If you plan to sell paintings yourself through an online presence without the intermediary of a gallery or other representation, to keep costs down you should know some things about framing. If you do work with galleries, they will appreciate that your works arrive ready to hang with a professional look, both front and back.
Some tools that will come in handy are:
A Tape Measure.
Cordless Drill Driver
I use stainless steel hardware that will never rust. You don’t want your reputation tarnished by rusty parts a few years down the road. Usually I paint en plein air on hardboard panels as seen in the photo. Panels are portable, easy to mount and will not tear like a canvas could. It’s also easy to sign, date and add any other info to the back of the painting with a permanent “Sharpie” type marker.
Here’s a closer look at the information I put on my panels…
I like to add:
The Date and Place I Painted the Painting.
A Copyright Symbol and Year.
What I Used to Conserve the Painting.
In this case I used Dammar Varnish, so I’ve written that down in the lower right on the back of the panel. This will help future owners and conservators when it comes time to clean and re-seal the painting. They will know what solvents and cleaners are necessary to do their work and will appreciate that I’ve helped them out with this message.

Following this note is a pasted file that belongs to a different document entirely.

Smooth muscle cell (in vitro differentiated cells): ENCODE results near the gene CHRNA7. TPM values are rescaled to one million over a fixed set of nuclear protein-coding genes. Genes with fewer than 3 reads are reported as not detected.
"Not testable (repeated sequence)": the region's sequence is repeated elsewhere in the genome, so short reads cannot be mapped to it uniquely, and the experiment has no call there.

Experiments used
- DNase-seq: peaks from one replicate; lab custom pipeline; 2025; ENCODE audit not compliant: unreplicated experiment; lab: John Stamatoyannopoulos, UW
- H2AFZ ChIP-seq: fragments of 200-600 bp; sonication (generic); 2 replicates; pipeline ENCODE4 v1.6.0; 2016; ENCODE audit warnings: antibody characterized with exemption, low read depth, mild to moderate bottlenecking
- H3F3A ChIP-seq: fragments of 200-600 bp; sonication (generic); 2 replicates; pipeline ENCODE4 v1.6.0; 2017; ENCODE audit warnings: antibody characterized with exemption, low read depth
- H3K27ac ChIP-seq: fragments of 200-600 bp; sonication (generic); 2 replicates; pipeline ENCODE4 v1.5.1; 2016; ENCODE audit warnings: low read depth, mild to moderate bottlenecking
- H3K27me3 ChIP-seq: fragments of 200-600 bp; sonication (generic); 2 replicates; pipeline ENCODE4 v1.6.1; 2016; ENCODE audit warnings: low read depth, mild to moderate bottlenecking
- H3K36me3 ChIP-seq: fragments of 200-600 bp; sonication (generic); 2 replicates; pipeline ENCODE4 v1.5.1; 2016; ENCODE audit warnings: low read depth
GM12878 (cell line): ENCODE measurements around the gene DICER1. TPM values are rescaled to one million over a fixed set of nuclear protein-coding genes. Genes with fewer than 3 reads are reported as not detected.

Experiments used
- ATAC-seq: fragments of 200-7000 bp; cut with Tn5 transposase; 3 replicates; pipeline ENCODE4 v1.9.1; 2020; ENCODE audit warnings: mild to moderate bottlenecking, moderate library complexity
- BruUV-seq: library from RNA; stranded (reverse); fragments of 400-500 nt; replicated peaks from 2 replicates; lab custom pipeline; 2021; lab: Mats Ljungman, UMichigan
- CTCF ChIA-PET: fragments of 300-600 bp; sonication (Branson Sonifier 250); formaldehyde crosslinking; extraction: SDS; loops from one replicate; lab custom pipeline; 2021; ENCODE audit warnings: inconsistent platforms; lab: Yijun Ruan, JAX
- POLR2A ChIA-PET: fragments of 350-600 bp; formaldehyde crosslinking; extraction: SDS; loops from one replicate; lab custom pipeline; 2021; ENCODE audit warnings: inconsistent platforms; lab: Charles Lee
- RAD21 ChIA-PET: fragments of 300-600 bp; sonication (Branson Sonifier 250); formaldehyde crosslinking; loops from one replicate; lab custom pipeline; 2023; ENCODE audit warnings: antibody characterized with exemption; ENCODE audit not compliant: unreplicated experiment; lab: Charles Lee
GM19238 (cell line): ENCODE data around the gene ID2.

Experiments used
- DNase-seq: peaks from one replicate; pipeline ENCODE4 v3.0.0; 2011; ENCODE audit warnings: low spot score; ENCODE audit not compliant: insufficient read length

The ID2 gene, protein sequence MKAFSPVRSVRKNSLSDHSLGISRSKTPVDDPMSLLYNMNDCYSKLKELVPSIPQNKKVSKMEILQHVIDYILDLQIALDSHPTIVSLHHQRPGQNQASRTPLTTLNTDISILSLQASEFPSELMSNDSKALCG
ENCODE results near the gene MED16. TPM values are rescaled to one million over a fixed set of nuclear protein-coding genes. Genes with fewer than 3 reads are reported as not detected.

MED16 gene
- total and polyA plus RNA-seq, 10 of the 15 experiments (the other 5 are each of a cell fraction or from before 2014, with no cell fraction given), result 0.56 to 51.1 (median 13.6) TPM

You can see the screws I use are stainless steel, self tapping #6×3/8″. I prefer using these short screws because some frames have very thin face material and longer screws can actually penetrate through the front and ruin a costly frame. That’s not good! The 3/8 length is strong enough to hold most any painting up to about 18×24 inches. Beyond that, you may want to ensure your frames are more substantial and can take the longer screws without any issues. I don’t think the 3/8″ screws are adequate to hold larger, heavier frames. You can also see the “offset clip” I’ve used to hold the panel tightly in the frame opening. These clips come in different offset depths and it’s good to have an assortment because frames have differing rabbet depths and sometimes you may use a thicker panel or canvas so it’s good to be prepared.
I like the single-eye, D-Ring style, stainless steel hangers. These too are strong enough to hold small to medium-sized paintings but if you frame larger works, it would be good to get the heavy-duty hangers with two screw holes, so you can be assured they will hold the extra weight.
You can see the tips of the self-tapping screws in this photo. No need to pre-drill pilot holes when using these–saves lots of time. Just put the screw on the magnetic tip of your drill driver and place it where you want, then pull the trigger…in it goes!
I think it’s best to use vinyl-coated framers wire for the hanging wire. It protects your fingers (and your clients) as well as makes the installation easier. If you’ve ever had your finger pricked or had a strand of framing wire go under your fingernail, you’ll know why I recommend this 🙂